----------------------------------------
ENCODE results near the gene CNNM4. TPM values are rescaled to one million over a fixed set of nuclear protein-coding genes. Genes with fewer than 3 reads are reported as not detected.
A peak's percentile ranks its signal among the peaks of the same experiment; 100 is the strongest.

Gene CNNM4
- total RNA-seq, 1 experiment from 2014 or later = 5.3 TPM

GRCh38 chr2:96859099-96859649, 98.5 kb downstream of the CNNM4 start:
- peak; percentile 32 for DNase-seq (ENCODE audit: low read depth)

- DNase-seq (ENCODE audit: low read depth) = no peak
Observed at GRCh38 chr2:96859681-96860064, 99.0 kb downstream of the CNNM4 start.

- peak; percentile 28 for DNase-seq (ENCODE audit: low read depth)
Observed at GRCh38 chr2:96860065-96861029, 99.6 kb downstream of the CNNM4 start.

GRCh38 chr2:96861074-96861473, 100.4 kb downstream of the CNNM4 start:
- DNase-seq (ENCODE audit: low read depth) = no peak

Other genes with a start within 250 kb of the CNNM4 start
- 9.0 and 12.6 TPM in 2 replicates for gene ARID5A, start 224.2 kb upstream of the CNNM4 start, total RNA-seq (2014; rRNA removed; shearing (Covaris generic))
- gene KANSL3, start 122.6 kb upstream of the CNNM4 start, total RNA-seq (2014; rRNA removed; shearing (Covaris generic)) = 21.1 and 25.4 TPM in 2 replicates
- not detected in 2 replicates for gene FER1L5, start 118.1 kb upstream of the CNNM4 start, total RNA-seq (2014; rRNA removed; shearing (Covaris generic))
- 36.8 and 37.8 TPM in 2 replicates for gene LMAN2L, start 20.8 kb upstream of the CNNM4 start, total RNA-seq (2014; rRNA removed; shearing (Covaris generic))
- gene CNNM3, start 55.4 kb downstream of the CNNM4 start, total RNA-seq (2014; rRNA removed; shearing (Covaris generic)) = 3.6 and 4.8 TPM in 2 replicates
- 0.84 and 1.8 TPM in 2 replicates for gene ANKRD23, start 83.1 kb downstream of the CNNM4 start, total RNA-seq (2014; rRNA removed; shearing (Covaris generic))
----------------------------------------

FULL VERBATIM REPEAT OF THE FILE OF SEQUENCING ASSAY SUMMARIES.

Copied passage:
ENCODE results near the gene CNNM4. TPM values are rescaled to one million over a fixed set of nuclear protein-coding genes. Genes with fewer than 3 reads are reported as not detected.
A peak's percentile ranks its signal among the peaks of the same experiment; 100 is the strongest.

Gene CNNM4
- total RNA-seq, 1 experiment from 2014 or later = 5.3 TPM

GRCh38 chr2:96859099-96859649, 98.5 kb downstream of the CNNM4 start:
- peak; percentile 32 for DNase-seq (ENCODE audit: low read depth)

- DNase-seq (ENCODE audit: low read depth) = no peak
Observed at GRCh38 chr2:96859681-96860064, 99.0 kb downstream of the CNNM4 start.

- peak; percentile 28 for DNase-seq (ENCODE audit: low read depth)
Observed at GRCh38 chr2:96860065-96861029, 99.6 kb downstream of the CNNM4 start.

GRCh38 chr2:96861074-96861473, 100.4 kb downstream of the CNNM4 start:
- DNase-seq (ENCODE audit: low read depth) = no peak

Other genes with a start within 250 kb of the CNNM4 start
- 9.0 and 12.6 TPM in 2 replicates for gene ARID5A, start 224.2 kb upstream of the CNNM4 start, total RNA-seq (2014; rRNA removed; shearing (Covaris generic))
- gene KANSL3, start 122.6 kb upstream of the CNNM4 start, total RNA-seq (2014; rRNA removed; shearing (Covaris generic)) = 21.1 and 25.4 TPM in 2 replicates
- not detected in 2 replicates for gene FER1L5, start 118.1 kb upstream of the CNNM4 start, total RNA-seq (2014; rRNA removed; shearing (Covaris generic))
- 36.8 and 37.8 TPM in 2 replicates for gene LMAN2L, start 20.8 kb upstream of the CNNM4 start, total RNA-seq (2014; rRNA removed; shearing (Covaris generic))
- gene CNNM3, start 55.4 kb downstream of the CNNM4 start, total RNA-seq (2014; rRNA removed; shearing (Covaris generic)) = 3.6 and 4.8 TPM in 2 replicates
- 0.84 and 1.8 TPM in 2 replicates for gene ANKRD23, start 83.1 kb downstream of the CNNM4 start, total RNA-seq (2014; rRNA removed; shearing (Covaris generic))